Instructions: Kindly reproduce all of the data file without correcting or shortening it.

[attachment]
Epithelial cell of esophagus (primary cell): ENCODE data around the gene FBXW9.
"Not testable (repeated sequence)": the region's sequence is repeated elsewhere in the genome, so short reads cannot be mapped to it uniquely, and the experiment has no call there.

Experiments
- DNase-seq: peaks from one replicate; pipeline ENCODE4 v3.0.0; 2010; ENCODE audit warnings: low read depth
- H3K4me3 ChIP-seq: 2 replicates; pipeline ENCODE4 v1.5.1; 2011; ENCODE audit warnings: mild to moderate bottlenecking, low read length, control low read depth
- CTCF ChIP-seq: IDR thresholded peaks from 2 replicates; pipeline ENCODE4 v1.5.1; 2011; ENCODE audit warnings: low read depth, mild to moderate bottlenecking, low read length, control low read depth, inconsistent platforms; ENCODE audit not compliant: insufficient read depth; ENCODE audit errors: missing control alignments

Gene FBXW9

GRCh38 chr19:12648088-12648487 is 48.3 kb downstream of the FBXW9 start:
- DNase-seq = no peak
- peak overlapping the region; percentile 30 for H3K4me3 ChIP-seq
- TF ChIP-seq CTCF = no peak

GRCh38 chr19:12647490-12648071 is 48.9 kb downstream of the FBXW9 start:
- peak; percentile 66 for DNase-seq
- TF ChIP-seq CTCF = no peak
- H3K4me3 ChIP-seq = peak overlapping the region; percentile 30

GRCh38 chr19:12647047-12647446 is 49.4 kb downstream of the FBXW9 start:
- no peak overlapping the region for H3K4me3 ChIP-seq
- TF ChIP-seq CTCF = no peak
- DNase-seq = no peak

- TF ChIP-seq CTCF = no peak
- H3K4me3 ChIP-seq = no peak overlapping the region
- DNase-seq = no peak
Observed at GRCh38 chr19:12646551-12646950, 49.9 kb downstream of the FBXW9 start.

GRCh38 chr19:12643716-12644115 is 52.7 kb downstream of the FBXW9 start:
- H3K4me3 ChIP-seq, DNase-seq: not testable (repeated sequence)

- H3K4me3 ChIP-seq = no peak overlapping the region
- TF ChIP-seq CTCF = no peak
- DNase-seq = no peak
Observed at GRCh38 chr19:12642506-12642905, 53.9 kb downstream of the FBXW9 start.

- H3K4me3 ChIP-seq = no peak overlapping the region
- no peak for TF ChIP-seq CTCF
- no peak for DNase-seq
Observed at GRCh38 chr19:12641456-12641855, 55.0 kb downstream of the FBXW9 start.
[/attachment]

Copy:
Epithelial cell of esophagus (primary cell): ENCODE data around the gene FBXW9.
"Not testable (repeated sequence)": the region's sequence is repeated elsewhere in the genome, so short reads cannot be mapped to it uniquely, and the experiment has no call there.

Experiments
- DNase-seq: peaks from one replicate; pipeline ENCODE4 v3.0.0; 2010; ENCODE audit warnings: low read depth
- H3K4me3 ChIP-seq: 2 replicates; pipeline ENCODE4 v1.5.1; 2011; ENCODE audit warnings: mild to moderate bottlenecking, low read length, control low read depth
- CTCF ChIP-seq: IDR thresholded peaks from 2 replicates; pipeline ENCODE4 v1.5.1; 2011; ENCODE audit warnings: low read depth, mild to moderate bottlenecking, low read length, control low read depth, inconsistent platforms; ENCODE audit not compliant: insufficient read depth; ENCODE audit errors: missing control alignments

Gene FBXW9

GRCh38 chr19:12648088-12648487 is 48.3 kb downstream of the FBXW9 start:
- DNase-seq = no peak
- peak overlapping the region; percentile 30 for H3K4me3 ChIP-seq
- TF ChIP-seq CTCF = no peak

GRCh38 chr19:12647490-12648071 is 48.9 kb downstream of the FBXW9 start:
- peak; percentile 66 for DNase-seq
- TF ChIP-seq CTCF = no peak
- H3K4me3 ChIP-seq = peak overlapping the region; percentile 30

GRCh38 chr19:12647047-12647446 is 49.4 kb downstream of the FBXW9 start:
- no peak overlapping the region for H3K4me3 ChIP-seq
- TF ChIP-seq CTCF = no peak
- DNase-seq = no peak

- TF ChIP-seq CTCF = no peak
- H3K4me3 ChIP-seq = no peak overlapping the region
- DNase-seq = no peak
Observed at GRCh38 chr19:12646551-12646950, 49.9 kb downstream of the FBXW9 start.

GRCh38 chr19:12643716-12644115 is 52.7 kb downstream of the FBXW9 start:
- H3K4me3 ChIP-seq, DNase-seq: not testable (repeated sequence)

- H3K4me3 ChIP-seq = no peak overlapping the region
- TF ChIP-seq CTCF = no peak
- DNase-seq = no peak
Observed at GRCh38 chr19:12642506-12642905, 53.9 kb downstream of the FBXW9 start.

- H3K4me3 ChIP-seq = no peak overlapping the region
- no peak for TF ChIP-seq CTCF
- no peak for DNase-seq
Observed at GRCh38 chr19:12641456-12641855, 55.0 kb downstream of the FBXW9 start.